Healing and Reconciliation:
Restorative Justice in Rwanda.
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An Interview with Rev. Pius Naykayiro,
Rwanda Country Director of Good News Jail & Prison Ministry.

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And Michael H. Fox
Japan Innocence & Death Penalty Center,
Hyogo University, Japan

The Newsletter of the Division of International Criminology
American Society of
Spring/Summer 2015



In 1994, Rwanda was subsumed in genocide; in 100 days, close to a million people were killed. The genocide demonstrated the sudden ruthlessness that can inflame a nation, and the irresponsibility of the world community to respond to an international crime. "Restorative Justice" has become a goal in the alleviation of human conflict. A therapeutic bridge between perpetrator and victim, its potential rewards far exceed punishment and retribution. Pius Naykayiro has spent most of the last two decades advancing the cause of restorative justice. He serves as the Rwanda director of the Good News Jail & Prison Ministry, a worldwide organization serving 22 US states and 26 countries (
www.goodnewsjail.org). The organization's goal is to transform the hearts and minds of those behind bars, their families, and their victims.

Where were you when the hostilities started?
On April. 6th, I was on a bus bound for the airport to catch a flight to Nairobi in Kenya. While en route, the bus suddenly stopped, and the driver refused to go any farther. At this point, we all knew that hostilities had begun. I went to the home of an acquaintance. Everyone stayed indoors, nobody dared go out. I stayed in this small house with four people for two weeks with no showers, little water, and no food. At times, we could hear people being beaten to death. I never thought about hunger, only about survival.

What triggered the genocide?
The news that the president had died in a plane crash. Soon after, the media announced that the Rwanda Patriotic Front was invading to take over the country. We were advised, "Do not associate with the enemy." Riots began and the military began killing people indiscriminately. After two weeks, it became a full-fledged genocide.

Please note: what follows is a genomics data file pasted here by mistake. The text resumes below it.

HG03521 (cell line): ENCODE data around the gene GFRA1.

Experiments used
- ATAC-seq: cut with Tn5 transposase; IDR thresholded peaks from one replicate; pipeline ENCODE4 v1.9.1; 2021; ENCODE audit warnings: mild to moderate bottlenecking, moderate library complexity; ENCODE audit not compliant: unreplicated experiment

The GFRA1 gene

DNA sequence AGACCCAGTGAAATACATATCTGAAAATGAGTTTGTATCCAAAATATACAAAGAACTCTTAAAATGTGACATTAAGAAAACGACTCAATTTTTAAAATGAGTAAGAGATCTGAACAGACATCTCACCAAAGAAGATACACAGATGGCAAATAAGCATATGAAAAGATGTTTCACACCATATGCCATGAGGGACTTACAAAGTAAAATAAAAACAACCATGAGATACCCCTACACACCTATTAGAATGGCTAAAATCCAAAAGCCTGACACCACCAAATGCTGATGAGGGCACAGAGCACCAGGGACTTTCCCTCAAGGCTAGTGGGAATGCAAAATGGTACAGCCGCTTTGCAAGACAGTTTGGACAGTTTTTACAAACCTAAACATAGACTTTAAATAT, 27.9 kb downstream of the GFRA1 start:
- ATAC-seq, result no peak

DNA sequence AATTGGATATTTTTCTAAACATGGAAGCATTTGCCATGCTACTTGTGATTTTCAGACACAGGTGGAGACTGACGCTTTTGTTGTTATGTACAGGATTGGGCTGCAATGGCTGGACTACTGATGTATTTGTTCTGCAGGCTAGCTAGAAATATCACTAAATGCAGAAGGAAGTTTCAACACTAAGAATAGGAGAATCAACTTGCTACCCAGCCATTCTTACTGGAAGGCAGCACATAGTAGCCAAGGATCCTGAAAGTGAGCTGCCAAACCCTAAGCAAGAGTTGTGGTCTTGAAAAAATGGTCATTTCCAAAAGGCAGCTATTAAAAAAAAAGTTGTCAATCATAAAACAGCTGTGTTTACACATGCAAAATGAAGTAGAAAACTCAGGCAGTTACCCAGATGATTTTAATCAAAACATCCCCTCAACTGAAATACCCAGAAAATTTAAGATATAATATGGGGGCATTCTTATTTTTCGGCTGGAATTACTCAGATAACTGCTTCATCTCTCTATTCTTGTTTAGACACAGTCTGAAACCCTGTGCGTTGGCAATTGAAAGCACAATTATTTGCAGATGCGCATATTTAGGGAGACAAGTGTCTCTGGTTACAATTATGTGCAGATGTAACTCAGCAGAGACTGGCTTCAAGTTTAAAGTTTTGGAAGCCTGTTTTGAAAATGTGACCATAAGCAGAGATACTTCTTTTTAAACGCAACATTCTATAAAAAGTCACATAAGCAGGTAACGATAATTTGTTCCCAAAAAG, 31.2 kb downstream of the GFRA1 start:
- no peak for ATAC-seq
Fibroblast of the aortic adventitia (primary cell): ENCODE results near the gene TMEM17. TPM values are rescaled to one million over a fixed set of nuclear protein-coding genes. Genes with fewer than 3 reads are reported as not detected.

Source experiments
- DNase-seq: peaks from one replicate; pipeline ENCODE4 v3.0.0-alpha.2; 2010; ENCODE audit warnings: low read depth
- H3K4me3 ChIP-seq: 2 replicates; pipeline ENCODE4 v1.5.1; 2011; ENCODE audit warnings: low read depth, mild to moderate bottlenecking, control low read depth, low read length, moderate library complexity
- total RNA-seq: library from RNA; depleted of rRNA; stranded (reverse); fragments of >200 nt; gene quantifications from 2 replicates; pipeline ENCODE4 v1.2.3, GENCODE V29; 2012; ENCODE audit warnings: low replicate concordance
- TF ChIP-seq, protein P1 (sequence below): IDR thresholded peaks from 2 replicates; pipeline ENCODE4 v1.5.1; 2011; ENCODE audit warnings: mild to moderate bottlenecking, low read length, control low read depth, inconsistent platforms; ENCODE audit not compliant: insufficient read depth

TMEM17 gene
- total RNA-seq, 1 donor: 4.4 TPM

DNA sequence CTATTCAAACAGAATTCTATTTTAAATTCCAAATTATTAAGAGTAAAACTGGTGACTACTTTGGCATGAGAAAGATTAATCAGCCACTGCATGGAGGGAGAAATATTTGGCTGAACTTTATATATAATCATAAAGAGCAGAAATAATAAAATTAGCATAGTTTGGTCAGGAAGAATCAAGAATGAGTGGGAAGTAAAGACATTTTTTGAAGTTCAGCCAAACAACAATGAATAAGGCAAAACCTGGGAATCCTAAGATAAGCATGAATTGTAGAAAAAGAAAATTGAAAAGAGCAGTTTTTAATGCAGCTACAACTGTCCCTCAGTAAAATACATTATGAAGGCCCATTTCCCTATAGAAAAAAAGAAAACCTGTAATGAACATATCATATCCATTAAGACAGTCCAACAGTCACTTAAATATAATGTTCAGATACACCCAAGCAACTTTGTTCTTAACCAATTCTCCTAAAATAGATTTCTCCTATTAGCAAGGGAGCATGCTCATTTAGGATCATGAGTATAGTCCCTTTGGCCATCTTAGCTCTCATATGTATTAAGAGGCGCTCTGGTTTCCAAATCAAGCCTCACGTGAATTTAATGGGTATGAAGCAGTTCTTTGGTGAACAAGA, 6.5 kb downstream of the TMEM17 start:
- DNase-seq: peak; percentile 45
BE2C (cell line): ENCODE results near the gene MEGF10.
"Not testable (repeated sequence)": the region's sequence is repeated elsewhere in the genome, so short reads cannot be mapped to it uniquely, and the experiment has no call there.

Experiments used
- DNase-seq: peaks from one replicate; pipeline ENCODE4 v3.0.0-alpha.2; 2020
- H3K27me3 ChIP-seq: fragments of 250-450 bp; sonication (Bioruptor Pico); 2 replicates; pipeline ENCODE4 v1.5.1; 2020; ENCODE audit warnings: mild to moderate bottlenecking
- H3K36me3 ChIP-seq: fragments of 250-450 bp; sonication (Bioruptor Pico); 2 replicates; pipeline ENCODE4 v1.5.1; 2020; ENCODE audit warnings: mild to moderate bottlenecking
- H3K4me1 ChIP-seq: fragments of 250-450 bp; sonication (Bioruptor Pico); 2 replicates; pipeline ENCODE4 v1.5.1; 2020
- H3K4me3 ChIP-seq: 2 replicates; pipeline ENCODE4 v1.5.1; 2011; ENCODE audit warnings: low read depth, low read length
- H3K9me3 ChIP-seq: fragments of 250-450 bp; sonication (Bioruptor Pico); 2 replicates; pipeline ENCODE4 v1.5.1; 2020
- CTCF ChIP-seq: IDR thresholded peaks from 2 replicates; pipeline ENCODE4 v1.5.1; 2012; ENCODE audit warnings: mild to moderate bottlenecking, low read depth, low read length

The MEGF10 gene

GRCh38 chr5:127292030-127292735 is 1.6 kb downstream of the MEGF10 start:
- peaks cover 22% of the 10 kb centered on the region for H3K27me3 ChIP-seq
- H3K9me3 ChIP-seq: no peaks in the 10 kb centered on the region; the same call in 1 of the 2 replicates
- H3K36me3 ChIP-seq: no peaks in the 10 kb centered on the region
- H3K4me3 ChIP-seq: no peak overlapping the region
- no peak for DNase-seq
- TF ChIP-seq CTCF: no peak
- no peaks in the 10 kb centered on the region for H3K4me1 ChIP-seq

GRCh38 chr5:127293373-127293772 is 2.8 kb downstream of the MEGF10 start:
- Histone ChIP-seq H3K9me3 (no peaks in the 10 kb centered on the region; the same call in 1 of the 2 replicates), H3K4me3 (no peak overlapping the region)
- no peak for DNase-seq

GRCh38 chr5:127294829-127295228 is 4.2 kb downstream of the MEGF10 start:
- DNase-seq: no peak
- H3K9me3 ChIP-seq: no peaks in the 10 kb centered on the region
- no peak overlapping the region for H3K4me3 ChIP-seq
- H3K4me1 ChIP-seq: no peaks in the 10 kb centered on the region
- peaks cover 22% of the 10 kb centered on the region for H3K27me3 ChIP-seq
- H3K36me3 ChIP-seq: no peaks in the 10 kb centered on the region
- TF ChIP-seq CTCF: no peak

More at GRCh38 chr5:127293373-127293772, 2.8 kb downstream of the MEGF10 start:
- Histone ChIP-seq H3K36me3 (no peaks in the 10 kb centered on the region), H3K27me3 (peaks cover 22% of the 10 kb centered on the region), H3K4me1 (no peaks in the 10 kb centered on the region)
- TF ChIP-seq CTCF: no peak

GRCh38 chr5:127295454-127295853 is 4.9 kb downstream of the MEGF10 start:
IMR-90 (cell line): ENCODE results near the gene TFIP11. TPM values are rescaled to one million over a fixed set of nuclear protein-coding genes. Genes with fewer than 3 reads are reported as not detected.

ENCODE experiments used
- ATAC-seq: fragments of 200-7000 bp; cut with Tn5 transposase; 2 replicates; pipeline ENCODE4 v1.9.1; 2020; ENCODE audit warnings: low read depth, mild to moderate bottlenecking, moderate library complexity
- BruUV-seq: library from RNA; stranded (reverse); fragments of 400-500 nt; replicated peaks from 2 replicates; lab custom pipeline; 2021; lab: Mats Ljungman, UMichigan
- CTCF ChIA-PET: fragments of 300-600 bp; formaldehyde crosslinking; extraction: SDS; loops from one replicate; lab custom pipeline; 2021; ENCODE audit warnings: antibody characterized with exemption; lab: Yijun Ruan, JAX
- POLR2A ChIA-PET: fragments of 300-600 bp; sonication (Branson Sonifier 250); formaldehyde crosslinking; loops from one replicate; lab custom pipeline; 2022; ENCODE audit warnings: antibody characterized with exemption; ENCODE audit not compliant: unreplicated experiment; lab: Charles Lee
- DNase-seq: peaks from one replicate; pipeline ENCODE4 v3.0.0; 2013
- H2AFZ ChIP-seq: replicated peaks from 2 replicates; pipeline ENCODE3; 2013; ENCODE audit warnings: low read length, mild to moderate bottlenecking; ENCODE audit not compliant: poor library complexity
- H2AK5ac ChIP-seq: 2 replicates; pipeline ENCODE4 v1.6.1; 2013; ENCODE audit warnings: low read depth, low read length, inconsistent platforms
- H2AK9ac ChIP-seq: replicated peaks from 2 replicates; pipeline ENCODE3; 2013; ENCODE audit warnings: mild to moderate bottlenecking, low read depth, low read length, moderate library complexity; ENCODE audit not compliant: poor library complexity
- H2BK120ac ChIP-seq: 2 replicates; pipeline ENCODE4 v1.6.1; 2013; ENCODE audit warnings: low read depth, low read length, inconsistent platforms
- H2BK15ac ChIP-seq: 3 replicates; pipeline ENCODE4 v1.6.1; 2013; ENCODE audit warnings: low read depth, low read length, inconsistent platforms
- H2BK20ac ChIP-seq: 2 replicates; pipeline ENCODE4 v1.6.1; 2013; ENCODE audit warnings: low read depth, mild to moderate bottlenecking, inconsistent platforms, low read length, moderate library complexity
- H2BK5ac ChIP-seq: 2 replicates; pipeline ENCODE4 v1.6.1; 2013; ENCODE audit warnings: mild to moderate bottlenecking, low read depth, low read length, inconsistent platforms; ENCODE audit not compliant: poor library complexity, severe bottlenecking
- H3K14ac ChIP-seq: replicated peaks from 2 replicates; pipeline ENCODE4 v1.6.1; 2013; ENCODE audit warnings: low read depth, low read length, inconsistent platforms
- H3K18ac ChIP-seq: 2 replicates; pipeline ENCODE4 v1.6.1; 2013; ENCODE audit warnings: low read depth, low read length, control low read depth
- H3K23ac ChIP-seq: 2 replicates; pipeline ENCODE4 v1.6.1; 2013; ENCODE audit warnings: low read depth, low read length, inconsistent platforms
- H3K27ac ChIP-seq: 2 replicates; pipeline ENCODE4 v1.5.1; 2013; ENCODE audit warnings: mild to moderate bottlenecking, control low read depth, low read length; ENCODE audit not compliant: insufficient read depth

Was the government responsible for the tragedy?
Absolutely. They planned and ignited the genocide. The Tutsis living in exile wanted to come back, and they had acquired important skills which could contribute to Rwandan development. But in 1990, not wanting to lose power, the government out rightly refused their return. At this time, we could feel a disaster brewing.

How does the reconciliation process work?
Typically, genocide perpetrators must acknowledge their responsibility, face the survivors, and ask for forgiveness. "I am the one who killed your siblings. Some I beat with a club. Others I sliced with a machete. The hacked bodies were buried in such and such a place." The perpetrators sometimes break down and cry, and kneel in forgiveness. One of the worst said "What I did was beyond being human. Kill me if you want." Now he is forgiven and lives with the victims in the same village.

Do all victims forgive?
Not everyone can, and some tell the perpetrators to leave and never come back. But the number of those who do forgive is very high, and the success has exceeded all my expectations. Repentance has power beyond what we can imagine. When perpetrators bow down in repentance, it has tremendous force. People cry together. This is the real healing of the hearts. And refusal to forgive today does not mean forever. Tomorrow may be bring new changes.

Will conciliation ever be completed?
Many people are indifferent to repentance and forgiveness. But the healing of the heart is a long process. It took 100 days to kill a million people, it has taken 20 years to rebuild our country. Over the past twenty years, we needed help from the world. But now Rwanda can be a model--a teacher of peace and justice-- to all the nations of the world.

Has the international community done enough in the aftermath?
The international governments should recognize their failure for not preventing the genocide. The UN Special Mission did nothing. Had they stepped in when dead bodies were being piled into rivers and lakes, the worst could have been averted. The Belgian military came to protect their own citizens. Belgium apologized, but not the UN. Kofi Anan, came to Rwanda, but never even attempted apology. Rwandan leaders refused to meet him, and he left the country in utter disgrace.

Were you accused?
Soldiers came into the small house where I took shelter. "What are you doing here? Do you think you are better than all those other people. Now, it is your turn to die." I knew that this was the end. I had some money in my pocket, and gave it to them, about $100. Their intention changed from murder to protection. I think God used the soldiers to save our lives.

Were you a victim of the violence?
One night, some guy, a complete stranger, started beating me. Having seen so many dead bodies, I thought this was the end. In the midst of the beating, I heard a voice, "Run, run!" Despite an aching body and dripping blood, I escaped to a banana plantation. It was really dangerous, dogs and hyenas were everywhere, wandering around eating dead bodies. The next morning, I was treated in a clinic.

And you later encountered the man who beat you?